City of Hidden Wonders Bhadkal Darwaja: Tall and Imposing

Bhadkal Darwaja: Tall and Imposing

One of the tallest and imposing gates in the city, the massive partial called the Bhaddkal or Baharkul ‘Darwaza’ has majestic appeal. The Bhadkaldarwaza is the symbol of the victory of Malik Amber against the powerful Mughals in 1612A.D

An ingenious architect himself, Amber used the special technique of building a ribbed vault with an imported method, It is Roman engineers who are credited with the creation of the ‘groin vault’ as early as in the 3rd century A.D. The greatest loads in the groin vault are thrust into the four arches that comprise the sides, and the two side arches that run diagonally across them. If the capacity of these diagonals is increased to carry a load by means of ribs added to the vault, the remainder of the roof can be fashioned from stone webbing or other material much lighter in weight. A true stone skeleton is created.
This style was letter improvised over the years. The most important one is found in Gothic architecture which used ribbed vaults and pointed arches. The first of its kind was a Masjid in Spain built in 968 A.D. followed but Ottonian St. Michaels built in Germany between 1001 and 1030A.D. using barrel vaulting.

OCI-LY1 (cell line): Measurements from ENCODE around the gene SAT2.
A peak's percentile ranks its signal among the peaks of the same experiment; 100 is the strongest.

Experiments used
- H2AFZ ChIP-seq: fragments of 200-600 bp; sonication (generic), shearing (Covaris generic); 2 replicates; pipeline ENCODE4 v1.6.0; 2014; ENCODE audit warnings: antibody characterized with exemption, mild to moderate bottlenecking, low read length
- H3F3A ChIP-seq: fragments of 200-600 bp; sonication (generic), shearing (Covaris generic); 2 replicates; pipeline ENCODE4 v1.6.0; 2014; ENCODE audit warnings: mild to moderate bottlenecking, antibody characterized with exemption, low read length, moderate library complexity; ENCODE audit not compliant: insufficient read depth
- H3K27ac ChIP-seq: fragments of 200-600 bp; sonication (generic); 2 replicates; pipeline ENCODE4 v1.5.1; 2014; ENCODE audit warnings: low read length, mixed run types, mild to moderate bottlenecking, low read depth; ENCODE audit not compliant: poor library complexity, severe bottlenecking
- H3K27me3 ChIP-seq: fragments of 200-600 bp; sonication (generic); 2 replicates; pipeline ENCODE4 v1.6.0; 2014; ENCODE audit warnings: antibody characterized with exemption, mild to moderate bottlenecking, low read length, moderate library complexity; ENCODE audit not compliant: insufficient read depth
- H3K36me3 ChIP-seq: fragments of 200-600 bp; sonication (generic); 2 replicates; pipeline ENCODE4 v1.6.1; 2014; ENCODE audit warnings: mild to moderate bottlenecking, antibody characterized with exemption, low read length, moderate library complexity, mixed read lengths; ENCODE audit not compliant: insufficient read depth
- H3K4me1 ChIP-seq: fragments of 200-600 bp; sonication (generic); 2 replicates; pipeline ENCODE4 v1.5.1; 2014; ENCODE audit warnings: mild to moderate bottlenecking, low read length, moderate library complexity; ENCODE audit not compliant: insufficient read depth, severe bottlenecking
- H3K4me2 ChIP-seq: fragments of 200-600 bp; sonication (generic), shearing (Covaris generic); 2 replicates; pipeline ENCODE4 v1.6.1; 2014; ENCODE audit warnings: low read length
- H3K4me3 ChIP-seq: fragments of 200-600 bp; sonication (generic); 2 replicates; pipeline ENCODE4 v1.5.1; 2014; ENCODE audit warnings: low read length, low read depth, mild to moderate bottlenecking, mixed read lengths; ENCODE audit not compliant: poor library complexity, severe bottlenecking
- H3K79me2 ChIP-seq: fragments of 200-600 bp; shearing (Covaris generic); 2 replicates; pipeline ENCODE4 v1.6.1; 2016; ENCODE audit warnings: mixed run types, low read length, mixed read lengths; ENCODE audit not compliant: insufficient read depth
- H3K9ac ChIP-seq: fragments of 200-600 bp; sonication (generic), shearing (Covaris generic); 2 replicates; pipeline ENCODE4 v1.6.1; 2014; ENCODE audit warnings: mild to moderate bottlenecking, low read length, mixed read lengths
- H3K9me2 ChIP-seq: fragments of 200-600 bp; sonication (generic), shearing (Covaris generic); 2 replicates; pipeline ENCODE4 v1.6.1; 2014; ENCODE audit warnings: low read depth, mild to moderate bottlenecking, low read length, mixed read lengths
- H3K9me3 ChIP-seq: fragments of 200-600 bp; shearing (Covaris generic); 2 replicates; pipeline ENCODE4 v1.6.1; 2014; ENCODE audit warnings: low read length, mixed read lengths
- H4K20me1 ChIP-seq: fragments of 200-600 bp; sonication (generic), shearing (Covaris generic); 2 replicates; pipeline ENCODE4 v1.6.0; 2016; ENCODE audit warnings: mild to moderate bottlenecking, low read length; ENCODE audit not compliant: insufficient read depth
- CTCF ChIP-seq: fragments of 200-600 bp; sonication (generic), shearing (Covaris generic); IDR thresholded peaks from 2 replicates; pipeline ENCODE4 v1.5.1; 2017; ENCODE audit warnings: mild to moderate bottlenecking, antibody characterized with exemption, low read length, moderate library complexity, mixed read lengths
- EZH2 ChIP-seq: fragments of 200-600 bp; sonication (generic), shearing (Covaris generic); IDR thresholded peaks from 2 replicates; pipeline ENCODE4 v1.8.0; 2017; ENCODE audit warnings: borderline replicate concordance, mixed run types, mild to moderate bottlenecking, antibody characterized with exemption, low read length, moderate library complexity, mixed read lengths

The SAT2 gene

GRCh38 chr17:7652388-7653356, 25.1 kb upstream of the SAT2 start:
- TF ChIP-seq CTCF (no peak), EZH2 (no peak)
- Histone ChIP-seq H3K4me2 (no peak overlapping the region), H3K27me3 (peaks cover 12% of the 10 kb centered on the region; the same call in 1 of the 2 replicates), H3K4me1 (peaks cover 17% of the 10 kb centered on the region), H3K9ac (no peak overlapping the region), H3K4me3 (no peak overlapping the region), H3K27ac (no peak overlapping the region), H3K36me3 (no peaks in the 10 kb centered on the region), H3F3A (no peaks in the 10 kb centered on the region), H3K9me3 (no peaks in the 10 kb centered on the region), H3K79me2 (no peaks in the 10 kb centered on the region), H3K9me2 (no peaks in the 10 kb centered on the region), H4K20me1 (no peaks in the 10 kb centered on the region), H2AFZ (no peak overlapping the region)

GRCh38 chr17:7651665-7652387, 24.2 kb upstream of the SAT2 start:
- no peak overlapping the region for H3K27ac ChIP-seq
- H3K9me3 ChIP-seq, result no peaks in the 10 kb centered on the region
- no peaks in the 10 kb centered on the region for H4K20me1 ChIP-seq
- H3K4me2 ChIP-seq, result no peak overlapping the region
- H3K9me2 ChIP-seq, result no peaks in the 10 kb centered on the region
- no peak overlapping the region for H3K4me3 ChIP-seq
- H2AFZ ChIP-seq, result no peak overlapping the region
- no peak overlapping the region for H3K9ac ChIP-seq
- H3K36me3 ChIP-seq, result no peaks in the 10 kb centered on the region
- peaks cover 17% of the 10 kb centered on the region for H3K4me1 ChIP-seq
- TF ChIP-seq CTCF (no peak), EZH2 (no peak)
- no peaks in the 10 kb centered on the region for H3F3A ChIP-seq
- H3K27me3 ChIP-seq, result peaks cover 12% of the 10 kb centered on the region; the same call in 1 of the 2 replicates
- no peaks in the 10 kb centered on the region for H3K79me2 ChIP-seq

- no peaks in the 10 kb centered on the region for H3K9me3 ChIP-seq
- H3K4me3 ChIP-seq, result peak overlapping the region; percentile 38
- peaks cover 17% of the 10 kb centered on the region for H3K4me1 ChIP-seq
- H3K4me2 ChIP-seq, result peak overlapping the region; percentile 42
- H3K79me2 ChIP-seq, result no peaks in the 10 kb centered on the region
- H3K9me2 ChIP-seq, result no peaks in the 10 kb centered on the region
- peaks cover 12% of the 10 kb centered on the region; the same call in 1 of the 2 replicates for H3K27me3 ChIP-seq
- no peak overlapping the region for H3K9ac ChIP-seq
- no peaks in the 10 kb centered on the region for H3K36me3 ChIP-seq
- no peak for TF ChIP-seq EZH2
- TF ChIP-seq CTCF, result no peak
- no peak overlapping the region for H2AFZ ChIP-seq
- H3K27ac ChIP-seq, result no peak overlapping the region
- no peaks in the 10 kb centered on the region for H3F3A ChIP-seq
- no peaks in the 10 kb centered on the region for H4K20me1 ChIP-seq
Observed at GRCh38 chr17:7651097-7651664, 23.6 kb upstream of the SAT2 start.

After the construction of the Bhadkal darwaza, the same technique was used in India fifteen years letter to create the world-famous Gol Gumbad at Bijapur. The Bhadkal darwaza is built in lime and basalt rock found in Deccan. On the first floor is the Naqarkhana where Naubat was played on important occasions or events. The first floor is entered through stairways fabricated on either side from outside. Three open arches ornament the upper floor on all four sides. Seven feet tower above offers a good view of the city.

The gate bears the special Malik Ambar mark of inverted lotus. The interior portion consists of a number of Mehraab probably for illumination purposes.
There is a marble plaster inscription outside the gate signed by Ghulam Ahmed Khan, the Taluqdar of the Nizam’s period, which highlights a part of the poetry written by Nausrati.
Nasrati was a court poet in Ali Adil Shah’s darbar. The poetry describes a battle between Manohar and a demon. The demon has a grotesque and ghostly appearance with large thrones on his tongue which reminded the poet of huge spikes on the door of Bhadkal Darwaza.

Bhadkal gate is also associated with the largest ‘Sawari’ or Alam of ‘Bade Chaand Sahab’ during the month of Moharam. This is traditional Sawari originating from the Nizam’s period. The Sawari is more popular as ‘Bhadkal-Ki-Sawari’
Bhadkal is the only witness of Aurangabad’s gradual metamorphosis from a small hamlet to the present expanded and developed industrial city. If properly protected by concerned Government bodies the Bhadkal Darwaza promises to witness more future decades.


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